It’s hard to pinpoint exactly when my relationship with trout began to sour. We had a good run, so to speak. Then all of sudden the whole thing started feeling one-sided, like being in a bad relationship, with the time and effort I expended day after day seeming more than a little disproportionate to the return. I grew restless and weary of the same old routine. Too much small water. Too many small fish.

My disenchantment perplexed me, because I moved to the paradise of Northern Michigan in large part to surround myself with more Blue Ribbon trout water than a miserable angler like me deserves. Trout had been my love; they were what pulled me into fly-fishing. Then one day the kick was gone. Maybe we just needed a break, I thought.

Like any fly fisherman, my angling image is inextricably bound to trout. I wholeheartedly embraced the cult of fly fishers, one whose principles declare that the committed always and forever pray at the Altar of Trout and ne’er do worship false fish gods. So I was unable to admit to my fly-fishing cohorts that I had let an entire summer pass without once soaking my shins in the holy water of the rivers. Where had I been?

My sunburned nose and white raccoon eyes – from too many days spent scrutinizing open water through polarized fishing glasses – were as impossible to hide as my cavalier grin, the smile anglers can’t help but wear when they’re regularly doing battle with giants.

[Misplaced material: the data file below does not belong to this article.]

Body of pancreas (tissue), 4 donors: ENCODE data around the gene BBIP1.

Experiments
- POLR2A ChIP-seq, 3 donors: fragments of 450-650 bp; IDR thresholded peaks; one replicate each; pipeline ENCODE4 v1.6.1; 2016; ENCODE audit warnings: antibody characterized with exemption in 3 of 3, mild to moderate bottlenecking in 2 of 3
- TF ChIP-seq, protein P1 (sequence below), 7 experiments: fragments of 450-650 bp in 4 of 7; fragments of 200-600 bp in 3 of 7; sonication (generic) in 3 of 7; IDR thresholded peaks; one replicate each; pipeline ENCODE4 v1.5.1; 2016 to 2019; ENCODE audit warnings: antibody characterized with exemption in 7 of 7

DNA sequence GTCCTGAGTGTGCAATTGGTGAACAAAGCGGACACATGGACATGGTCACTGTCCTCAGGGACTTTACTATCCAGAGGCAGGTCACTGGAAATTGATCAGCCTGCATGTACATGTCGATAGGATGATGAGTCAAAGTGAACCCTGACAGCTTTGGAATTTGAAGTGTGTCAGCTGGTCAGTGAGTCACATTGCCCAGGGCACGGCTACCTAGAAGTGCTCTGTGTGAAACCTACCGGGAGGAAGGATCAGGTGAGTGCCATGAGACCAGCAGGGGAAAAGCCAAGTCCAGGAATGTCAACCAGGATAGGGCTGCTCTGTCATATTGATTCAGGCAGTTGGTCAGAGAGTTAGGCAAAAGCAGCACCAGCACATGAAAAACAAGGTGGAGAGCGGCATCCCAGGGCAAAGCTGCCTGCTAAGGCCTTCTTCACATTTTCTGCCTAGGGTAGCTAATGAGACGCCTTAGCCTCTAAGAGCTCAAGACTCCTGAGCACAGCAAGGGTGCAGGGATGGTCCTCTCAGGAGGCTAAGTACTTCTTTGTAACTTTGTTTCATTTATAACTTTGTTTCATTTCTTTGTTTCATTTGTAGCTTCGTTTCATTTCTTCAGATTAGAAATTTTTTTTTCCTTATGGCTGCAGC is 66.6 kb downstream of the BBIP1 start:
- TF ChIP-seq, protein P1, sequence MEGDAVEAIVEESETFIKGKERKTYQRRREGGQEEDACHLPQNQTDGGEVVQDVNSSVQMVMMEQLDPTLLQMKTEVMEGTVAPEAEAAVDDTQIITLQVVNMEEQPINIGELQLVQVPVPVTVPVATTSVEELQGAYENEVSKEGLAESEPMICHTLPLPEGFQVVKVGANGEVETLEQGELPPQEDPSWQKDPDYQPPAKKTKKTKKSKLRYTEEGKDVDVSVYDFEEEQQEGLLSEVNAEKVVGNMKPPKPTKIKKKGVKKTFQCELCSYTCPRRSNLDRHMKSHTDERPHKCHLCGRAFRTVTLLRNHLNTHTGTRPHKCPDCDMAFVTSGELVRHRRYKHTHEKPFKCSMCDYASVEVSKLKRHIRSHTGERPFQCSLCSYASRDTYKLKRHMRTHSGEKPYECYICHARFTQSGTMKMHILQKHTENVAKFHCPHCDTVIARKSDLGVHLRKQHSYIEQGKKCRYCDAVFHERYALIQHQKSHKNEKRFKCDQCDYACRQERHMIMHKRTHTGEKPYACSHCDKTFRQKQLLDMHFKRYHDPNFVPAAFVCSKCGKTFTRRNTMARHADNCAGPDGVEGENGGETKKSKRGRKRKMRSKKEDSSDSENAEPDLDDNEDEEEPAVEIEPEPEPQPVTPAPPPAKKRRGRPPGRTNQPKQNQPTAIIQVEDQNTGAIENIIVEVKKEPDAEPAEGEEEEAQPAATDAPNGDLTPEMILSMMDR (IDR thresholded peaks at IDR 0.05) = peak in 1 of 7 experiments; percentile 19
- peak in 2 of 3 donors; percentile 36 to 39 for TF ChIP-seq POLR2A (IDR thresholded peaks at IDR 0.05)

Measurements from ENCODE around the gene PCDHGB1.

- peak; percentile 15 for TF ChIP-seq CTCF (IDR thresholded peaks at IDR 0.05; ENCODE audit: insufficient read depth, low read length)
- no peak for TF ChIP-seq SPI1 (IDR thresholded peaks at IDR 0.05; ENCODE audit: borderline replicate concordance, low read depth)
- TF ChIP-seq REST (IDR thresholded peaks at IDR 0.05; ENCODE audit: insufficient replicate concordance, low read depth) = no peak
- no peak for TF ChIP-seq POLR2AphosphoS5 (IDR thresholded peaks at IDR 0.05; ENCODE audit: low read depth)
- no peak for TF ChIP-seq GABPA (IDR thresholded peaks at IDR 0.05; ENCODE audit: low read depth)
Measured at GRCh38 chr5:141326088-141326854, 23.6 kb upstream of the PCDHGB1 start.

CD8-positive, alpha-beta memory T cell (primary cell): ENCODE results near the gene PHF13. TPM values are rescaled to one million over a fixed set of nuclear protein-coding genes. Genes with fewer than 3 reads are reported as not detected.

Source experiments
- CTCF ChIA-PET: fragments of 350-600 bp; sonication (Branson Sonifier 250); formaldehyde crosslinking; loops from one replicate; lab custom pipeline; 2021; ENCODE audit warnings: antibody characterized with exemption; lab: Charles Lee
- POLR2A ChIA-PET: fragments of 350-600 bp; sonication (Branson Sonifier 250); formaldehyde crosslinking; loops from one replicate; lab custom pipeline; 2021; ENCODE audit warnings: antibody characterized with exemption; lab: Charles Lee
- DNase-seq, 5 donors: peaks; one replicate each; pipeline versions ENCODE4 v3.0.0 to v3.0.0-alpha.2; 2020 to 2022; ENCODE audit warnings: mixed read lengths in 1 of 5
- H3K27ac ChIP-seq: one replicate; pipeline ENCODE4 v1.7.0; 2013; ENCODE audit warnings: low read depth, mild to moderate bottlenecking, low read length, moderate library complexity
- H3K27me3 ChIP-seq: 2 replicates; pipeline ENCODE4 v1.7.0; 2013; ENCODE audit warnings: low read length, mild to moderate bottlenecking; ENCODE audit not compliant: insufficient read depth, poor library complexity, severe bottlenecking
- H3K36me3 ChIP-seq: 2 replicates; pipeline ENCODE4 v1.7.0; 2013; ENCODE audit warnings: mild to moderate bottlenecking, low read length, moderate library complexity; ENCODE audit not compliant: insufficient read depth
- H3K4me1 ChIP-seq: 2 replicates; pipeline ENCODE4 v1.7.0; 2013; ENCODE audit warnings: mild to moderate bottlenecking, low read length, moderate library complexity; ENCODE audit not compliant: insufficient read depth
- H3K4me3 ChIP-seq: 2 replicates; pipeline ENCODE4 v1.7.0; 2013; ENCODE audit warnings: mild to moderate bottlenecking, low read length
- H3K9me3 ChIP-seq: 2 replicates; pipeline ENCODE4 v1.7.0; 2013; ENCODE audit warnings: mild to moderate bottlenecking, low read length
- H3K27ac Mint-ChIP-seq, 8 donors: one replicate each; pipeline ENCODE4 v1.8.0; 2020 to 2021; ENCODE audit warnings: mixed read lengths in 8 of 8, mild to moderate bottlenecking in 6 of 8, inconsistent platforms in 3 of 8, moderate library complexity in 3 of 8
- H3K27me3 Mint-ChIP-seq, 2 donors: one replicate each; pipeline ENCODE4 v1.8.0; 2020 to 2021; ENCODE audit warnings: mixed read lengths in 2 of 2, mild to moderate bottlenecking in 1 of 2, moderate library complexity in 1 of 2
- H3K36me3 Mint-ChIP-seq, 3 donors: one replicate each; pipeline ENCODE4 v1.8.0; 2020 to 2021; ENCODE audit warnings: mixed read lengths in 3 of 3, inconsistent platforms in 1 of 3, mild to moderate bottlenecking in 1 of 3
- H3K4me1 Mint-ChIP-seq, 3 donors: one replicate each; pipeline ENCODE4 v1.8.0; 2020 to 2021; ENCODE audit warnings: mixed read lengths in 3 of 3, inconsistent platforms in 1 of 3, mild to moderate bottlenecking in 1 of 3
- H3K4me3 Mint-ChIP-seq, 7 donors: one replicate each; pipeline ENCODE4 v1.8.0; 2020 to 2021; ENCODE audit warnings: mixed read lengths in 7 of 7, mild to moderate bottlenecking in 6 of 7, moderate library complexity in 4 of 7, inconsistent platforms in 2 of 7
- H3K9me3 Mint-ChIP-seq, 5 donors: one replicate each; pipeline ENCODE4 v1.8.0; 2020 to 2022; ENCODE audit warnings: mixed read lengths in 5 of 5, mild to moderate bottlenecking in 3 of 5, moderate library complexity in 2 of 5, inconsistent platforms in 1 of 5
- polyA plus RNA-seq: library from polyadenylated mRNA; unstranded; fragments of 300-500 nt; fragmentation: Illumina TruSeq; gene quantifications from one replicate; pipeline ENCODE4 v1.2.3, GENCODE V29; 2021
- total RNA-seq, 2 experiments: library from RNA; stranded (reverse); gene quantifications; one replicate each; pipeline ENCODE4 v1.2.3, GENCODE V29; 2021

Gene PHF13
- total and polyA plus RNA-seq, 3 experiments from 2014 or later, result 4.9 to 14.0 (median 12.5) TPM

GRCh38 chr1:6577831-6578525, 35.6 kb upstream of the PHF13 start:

My purist friends suspected a little piscatorial heresy and eventually spotted my truck parked along some remote piece of Lake Michigan beachfront. There was nothing left to do but stand firm, square my chin and confess that, yes, I had discovered carp fishing and, by God and the ghost of Norman McLean, I can’t remember ever having more fun with a fly rod in my hands.

After all, this is about catching big fish, not making excuses. The common carp has been kicked around as “trash fish” ever since a boatman accidentally dumped a couple boxes of them (some reports say fewer than 70 fish) into the Great Lakes around 1879. I’m not an advocate of invasive species, but after 100 years, it’s clear the carp is here to stay. So I indulged in the fishing opportunity they provide.

It happens like this: Every spring along the sandy shores of Lake Michigan tens of thousands of carp emerge from the depths into the warm beachfront shallows. They come en masse to spawn, eventually breaking up into small groups and pairs to feed on crayfish and nymphs and other goodies hiding among the rocks – hence the opportunity to carefully present a fly.

The challenge and the fun lies in getting close enough to make an accurate cast. For the fly fisherman – what with the mesmerizing blue water and the herring gulls calling overhead – this means a sunny, coastal experience that compares to sight casting for cruising bonefish in some exotic and more expensive palm tree destination.